How IBB Asked Jonathan To Sit On Yar’Adua’s Chair – Otedola
Billionaire businessman Femi Otedola has joined Nigerians in felicitating with former military President, General Ibrahim Babangida, who marks his 80th birthday on Tuesday, August 17.
Wishing him more rewarding years, Otedola on Sunday thanked the Retired General who is fondly called IBB for the role he played during the political logjam caused by the prolonged sickness of President Umaru Musa Yar’Adua in 2010.
In his forthcoming book on business lessons – scheduled for release in November, Otedola revealed that General Babangida sent a message through him to the then-Vice President Goodluck Jonathan, to sit on the empty seat of President Yar’Adua in the next Federal Executive Council (FEC) meeting.
With Yar’Adua failing to formally transfer power to his VP when he was flown abroad for medical treatment, there was tension across the nation as a result of the power vacuum, which led to public protests.
“Worried by the tension and uncertainty, I decided to do something on my own,” he wrote.
“In the first week of February 2010, I went to Minna, Niger State, along with Hajia Bola Shagaya, to commiserate with General Ibrahim Babangida over the death of his wife, Maryam.
“At his Hilltop residence, we spoke on a wide range of issues, but I told him I needed to discuss an urgent and vital issue. He took me to his study, where the two of us were alone. I told him that the state of the nation had been agitating my mind.”
Otedola said he asked Babangida how the country could get out of the political logjam, emphasising that the political heat at the time was “too much”.
He said a “calm and resolute” IBB replied: ‘Femi, advise your friend that when he gets to the Council Chambers next week for the Federal Executive Council (FEC) meeting, he should go and sit on the President’s chair.’
“I found that fascinating and assured him I would pass the message across,” Otedola wrote, adding, “I travelled back to Abuja by road in the evening and went straight to have dinner with Dr Jonathan. I did not waste time in delivering General Babangida’s message to him.
“He nodded and asked me, ‘What do you think?’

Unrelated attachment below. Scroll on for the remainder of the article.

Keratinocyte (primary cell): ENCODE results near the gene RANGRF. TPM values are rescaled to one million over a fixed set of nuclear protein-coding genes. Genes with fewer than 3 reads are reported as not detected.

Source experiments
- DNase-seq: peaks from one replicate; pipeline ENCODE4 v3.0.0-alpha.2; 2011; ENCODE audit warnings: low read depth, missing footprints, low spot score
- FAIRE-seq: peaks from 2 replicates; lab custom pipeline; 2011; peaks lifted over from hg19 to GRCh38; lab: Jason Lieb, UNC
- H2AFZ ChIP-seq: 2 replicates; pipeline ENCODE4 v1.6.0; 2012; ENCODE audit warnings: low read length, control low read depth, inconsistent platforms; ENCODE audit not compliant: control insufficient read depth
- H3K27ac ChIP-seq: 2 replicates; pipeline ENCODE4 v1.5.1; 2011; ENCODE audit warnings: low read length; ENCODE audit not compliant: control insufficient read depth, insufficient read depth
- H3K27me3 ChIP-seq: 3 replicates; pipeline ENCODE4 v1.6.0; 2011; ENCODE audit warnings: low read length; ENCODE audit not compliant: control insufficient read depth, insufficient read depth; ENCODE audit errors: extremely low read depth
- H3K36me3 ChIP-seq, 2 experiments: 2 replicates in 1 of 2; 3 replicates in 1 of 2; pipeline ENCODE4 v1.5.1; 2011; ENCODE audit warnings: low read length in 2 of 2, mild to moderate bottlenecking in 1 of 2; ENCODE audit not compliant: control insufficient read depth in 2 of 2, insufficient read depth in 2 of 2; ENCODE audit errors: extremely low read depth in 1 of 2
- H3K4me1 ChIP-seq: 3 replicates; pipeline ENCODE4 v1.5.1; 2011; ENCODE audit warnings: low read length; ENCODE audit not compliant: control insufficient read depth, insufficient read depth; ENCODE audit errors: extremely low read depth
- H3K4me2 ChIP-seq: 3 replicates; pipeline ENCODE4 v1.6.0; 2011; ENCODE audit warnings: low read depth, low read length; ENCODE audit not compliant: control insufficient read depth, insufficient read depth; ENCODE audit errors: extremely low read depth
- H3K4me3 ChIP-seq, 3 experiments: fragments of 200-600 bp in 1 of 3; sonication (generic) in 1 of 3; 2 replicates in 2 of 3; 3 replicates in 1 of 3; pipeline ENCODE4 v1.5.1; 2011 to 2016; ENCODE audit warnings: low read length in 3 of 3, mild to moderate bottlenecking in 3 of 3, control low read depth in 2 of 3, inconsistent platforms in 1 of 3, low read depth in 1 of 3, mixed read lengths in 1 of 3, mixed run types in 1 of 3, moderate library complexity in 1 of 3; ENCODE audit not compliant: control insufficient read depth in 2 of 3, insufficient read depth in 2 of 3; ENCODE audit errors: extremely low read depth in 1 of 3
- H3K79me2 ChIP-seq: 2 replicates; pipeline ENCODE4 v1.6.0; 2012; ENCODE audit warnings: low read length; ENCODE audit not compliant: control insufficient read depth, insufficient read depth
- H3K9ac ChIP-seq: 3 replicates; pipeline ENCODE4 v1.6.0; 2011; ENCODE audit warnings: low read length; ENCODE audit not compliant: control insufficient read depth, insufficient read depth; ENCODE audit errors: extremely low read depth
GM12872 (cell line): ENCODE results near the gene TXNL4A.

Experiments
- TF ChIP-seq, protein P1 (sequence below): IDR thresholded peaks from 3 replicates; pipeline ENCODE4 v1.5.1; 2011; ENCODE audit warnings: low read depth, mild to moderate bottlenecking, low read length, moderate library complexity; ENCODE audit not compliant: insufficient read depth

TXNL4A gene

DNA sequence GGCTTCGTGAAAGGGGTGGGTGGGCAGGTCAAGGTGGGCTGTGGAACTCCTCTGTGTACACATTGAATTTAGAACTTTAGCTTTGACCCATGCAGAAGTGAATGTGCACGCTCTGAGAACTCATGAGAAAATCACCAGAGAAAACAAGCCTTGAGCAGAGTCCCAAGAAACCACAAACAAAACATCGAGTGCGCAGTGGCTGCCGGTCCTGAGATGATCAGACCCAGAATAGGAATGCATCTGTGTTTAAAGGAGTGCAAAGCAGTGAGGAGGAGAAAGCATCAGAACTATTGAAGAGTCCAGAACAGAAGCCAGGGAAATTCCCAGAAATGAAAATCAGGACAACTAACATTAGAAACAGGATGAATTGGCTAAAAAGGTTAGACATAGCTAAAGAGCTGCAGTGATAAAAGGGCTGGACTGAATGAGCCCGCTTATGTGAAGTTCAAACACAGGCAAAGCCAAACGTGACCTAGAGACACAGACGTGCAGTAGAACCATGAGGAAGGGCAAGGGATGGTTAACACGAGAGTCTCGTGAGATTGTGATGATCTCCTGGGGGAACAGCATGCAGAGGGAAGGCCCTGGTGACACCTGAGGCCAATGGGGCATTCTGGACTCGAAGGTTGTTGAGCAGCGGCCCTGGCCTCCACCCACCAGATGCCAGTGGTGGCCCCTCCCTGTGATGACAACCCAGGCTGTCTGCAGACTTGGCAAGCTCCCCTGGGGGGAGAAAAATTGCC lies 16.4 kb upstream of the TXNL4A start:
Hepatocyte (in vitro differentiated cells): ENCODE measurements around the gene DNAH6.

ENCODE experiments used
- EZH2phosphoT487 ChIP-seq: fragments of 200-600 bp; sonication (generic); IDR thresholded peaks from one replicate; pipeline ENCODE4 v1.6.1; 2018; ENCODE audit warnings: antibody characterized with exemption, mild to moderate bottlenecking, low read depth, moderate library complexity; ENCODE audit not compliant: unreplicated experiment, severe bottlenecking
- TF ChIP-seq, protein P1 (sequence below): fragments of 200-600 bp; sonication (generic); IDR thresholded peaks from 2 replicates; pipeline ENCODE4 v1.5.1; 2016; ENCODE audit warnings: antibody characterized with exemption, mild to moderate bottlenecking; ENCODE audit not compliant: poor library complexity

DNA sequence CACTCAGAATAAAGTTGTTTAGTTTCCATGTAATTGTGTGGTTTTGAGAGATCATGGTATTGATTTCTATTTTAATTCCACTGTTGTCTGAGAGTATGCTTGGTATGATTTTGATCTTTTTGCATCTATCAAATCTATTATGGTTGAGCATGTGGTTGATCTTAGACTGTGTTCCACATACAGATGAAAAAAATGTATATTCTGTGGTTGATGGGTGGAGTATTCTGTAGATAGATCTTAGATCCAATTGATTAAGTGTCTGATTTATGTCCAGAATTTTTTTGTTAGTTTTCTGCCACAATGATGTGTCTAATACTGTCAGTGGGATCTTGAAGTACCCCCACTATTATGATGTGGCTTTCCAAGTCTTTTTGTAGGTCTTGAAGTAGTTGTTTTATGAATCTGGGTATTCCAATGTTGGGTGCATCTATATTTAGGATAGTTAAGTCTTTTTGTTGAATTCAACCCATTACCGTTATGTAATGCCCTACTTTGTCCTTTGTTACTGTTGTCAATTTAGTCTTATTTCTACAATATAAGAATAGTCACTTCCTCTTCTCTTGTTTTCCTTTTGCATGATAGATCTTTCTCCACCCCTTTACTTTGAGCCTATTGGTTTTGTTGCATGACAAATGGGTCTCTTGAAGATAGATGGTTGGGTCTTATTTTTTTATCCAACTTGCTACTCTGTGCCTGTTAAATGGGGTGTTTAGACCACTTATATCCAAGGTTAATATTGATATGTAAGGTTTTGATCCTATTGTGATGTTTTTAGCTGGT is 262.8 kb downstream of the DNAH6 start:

“I laughed and said, ‘Be a man, Your Excellency. Go and sit on that chair!’
“He looked at me for some time and responded that he would think about it.
“A week later, on Tuesday, February 9, the National Assembly adopted the famous ‘Doctrine of Necessity’ to make Dr Jonathan the Acting President pending the return of President Yar’Adua from his medical leave. Behind-the-scene moves by prominent Nigerians preceded this decision. The legislative resolution was unprecedented, but the nation had been tensed up. The fault lines were so stoked that an unusual solution was needed to address the unique situation.
“With Jonathan now legally empowered to act as President, there remained the critical optics: would he stand-in for the President confidently and authoritatively? Or would he try to maintain a subdued outlook? The following day was the FEC meeting. As Dr Jonathan entered the council chamber, he was made to sit on the chair of the Vice President—his usual seat.
“As the protocol officer pulled out the VP’s chair, Dr Jonathan marched towards the seat reserved for the President. And he sat on it! That was the moment Dr Goodluck Jonathan took control of power. By that act, he sent a strong signal to all Nigerians that he was now in charge. The same day, Jonathan even reshuffled the cabinet.”
Yar’Adua died on May 5, 2010, and Jonathan was sworn in as his replacement, going on to win the 2011 presidential elections and serving one term in office.
Writing on the need for entrepreneurs to engage with political authorities in one of the chapters of his book, Otedola maintained that such a relationship will benefit the country.
According to him, entrepreneurs’ outreach and dialogue with political leaders, among many positives, will ensure stability and social coherence, guaranteeing economic progress.
He wrote: “While many may see political engagement for entrepreneurs as one-sided—in the sense that only the entrepreneur benefits—the reality is that it could work both ways.
“I tapped into my political connections to contribute my little quota to resolving a power crisis that almost set the country on fire. This example is one of the several instances in which I used my access to the seat of power and political heavyweights to contribute to nation-building and national development. Entrepreneurs need to appreciate the fact that peace for the country is peace for their businesses, too. We need a stable and peaceful country first and foremost.”